MONDAY FEBRUARY 3rd 10 am – 3:30 pm at Bundaberg Regional Library

This is a Lotus Place/ Micah Project – strictly only for participants who have experienced abuse in an institutional setting, out of home care included. It is free for participants and funded by the Truth, Healing and Reconciliation Taskforce and Micah Projects.

People wanting to come along should ring Lotus Place on 3347 8500 to check eligibility.

Bjelke Blues AUTHOR TALK

TUESDAY February 4th 10 – 11 am

Bundaberg Regional Library

ALL WELCOME! FREE! But book your spot here

TOWNSVILLE

Bjelke Blues AUTHOR TALK

SUNDAY February 9th 10:30 – 11:30 am

MARY WHO Bookstore. 414 Flinders St, Townsville QLD 4810

FREE but please phone MARY WHO to book  (07) 4771 3824

THE HEALING POWER OF STORY WORKSHOP.

MONDAY FEBRUARY 10th 10 am – 3:30 pm at Lotus Place NQ, 382 Sturt Street, Townsville Q 4810

This is a Lotus Place/ Micah Project – strictly only for participants who have experienced abuse in an institutional setting, out of home care included. It is free for participants and funded by the Truth, Healing and Reconciliation Taskforce and Micah Projects.

People wanting to come along, please contact Lotus Place NQ on 4724 2559 or email lotusnq@micahprojects.org.au to check eligibility.

CAIRNS

Bjelke Blues PANEL DISCUSSION

Wednesday February 12th 10am -11 am Cairns Central Library

Hosted by the Cairns Tropical Writers Festival. With local contributors Christine Howes, Chris Morris and Bill Wilkie, FREE BUT BOOK HERE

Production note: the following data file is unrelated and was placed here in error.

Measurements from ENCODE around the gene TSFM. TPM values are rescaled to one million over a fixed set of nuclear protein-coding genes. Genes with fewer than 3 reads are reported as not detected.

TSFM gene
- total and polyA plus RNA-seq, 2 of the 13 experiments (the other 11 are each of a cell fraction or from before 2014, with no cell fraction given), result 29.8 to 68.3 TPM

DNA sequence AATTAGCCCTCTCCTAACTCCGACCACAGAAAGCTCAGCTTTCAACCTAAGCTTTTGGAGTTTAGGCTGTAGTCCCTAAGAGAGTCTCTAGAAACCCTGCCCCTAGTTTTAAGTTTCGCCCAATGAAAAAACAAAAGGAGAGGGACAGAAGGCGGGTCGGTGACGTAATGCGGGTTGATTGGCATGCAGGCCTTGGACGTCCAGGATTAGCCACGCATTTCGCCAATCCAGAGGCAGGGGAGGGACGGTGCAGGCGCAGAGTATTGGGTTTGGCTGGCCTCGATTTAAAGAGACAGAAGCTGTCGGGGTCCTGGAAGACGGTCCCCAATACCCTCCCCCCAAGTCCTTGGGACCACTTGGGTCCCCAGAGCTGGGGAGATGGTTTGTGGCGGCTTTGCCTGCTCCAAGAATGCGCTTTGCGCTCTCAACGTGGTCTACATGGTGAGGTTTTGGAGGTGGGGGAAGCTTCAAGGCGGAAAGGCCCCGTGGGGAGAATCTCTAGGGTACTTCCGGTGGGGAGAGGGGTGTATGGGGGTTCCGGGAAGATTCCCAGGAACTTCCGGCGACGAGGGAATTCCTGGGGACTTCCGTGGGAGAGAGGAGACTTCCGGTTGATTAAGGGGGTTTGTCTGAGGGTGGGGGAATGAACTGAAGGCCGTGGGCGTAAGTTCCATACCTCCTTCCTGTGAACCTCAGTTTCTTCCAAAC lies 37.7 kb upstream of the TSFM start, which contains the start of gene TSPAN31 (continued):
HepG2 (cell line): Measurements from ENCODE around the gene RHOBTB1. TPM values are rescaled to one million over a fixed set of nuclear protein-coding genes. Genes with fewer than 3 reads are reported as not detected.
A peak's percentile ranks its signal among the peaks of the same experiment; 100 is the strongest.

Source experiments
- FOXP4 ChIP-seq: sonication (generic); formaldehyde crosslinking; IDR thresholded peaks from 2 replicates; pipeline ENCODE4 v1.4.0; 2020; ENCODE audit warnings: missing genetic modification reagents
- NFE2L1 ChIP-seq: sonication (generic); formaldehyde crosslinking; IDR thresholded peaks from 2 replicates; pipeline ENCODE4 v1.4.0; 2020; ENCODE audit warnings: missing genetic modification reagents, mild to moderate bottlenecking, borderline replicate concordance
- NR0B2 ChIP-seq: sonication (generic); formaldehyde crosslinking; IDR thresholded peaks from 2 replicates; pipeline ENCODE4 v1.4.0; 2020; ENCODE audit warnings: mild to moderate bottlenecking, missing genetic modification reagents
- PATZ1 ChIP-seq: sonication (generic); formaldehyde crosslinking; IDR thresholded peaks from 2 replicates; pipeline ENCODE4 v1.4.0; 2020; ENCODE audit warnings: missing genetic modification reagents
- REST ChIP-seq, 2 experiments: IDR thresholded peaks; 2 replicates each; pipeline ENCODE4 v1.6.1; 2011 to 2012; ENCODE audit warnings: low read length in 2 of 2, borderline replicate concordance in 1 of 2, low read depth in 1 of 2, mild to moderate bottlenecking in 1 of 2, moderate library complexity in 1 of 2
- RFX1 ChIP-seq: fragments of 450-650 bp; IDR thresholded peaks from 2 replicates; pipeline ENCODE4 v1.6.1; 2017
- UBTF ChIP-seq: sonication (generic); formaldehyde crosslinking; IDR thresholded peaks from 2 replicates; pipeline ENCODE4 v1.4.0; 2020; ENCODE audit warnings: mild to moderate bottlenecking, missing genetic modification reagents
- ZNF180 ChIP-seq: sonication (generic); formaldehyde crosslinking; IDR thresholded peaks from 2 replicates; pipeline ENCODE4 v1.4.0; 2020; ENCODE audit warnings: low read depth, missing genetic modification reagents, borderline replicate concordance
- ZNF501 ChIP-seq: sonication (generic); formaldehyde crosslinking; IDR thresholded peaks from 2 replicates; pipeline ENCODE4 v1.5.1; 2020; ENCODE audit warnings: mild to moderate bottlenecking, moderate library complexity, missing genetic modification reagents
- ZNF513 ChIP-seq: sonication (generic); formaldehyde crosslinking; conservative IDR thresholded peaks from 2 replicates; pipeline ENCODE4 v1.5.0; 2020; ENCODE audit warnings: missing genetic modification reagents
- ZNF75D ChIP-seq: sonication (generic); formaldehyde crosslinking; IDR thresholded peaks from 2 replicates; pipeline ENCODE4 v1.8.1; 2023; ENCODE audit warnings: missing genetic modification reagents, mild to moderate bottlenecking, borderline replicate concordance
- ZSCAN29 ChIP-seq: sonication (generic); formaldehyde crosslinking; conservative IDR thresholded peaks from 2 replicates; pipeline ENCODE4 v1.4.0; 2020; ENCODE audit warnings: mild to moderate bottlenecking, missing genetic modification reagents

THE HEALING POWER OF STORY WORKSHOP.

THURSDAY FEBRUARY 13th. 10 am – 3:30 pm at Cairns Central Library

This is a Lotus Place/ Micah Project – strictly only for participants who have experienced abuse in an institutional setting, out of home care included. It is free for participants and funded by the Truth, Healing and Reconciliation Taskforce and Micah Projects.

People wanting to come along, please contact Lotus Place NQ on 4724 2559 or email lotusnq@micahprojects.org.au to check eligibility.

LIFE WRITING WORKSHOP

SATURDAY FEBRUARY 15th. 10 am – 12:30 pm at Stratford Library, Cairns

Come along and explore your creativity with this half day workshop guaranteed to get you writing!

$35 or $30 for QWC or Tropical Writers members.

See here for more info and to book 

ESK

MEMOIR WORKSHOP ESK:

February 22 2020-  9:30am – 12:30pm: Esk Library

FREE! Proudly brought to you by the QLD WRITERS CENTRE

SEE HERE TO BOOK   

Esk Library PHONE 07 5424 4080

BOOK YOUR SPOT NOW!

MACKAY

THE HEALING POWER OF STORY WORKSHOP.

MONDAY MARCH 9th: 10 am – 3:30 pm at Jubilee Community Centre, Gordon Street, Mackay  

This is a Lotus Place/ Micah Project – strictly only for participants who have experienced abuse in an institutional setting, out of home care included. It is free for participants and funded by the Truth, Healing and Reconciliation Taskforce and Micah Projects.

People wanting to come along, please contact Lotus Place NQ on 4724 2559 or email lotusnq@micahprojects.org.au to check eligibility.

ROCKHAMPTION

THE HEALING POWER OF STORY WORKSHOP.

WEDNESDAY MARCH 9th: 10 am – 3:30 pm at ??

DETAILS FOR THIS WORKSHOP ARE YET TO BE CONFIRMED  

This is a Lotus Place/ Micah Project – strictly only for participants who have experienced abuse in an institutional setting, out of home care included. It is free for participants and funded by the Truth, Healing and Reconciliation Taskforce and Micah Projects.

People wanting to come along, please contact Lotus Place NQ on 4724 2559 or email lotusnq@micahprojects.org.au to check eligibility.

ADDITIONAL HEALING POWER OF STORY WORKSHOPS ARE PLANNED FOR LATER IN THE YEAR in BRISBANE, TOOWOOMBA, GYMPIE AND on the GOLD COAST.

BOONAH

BUILDING YOUR CAREER AS A WRITER WORKSHOP

SUNDAY 3 MAY 9am – 12:30 as part of the Boonah Writers Festival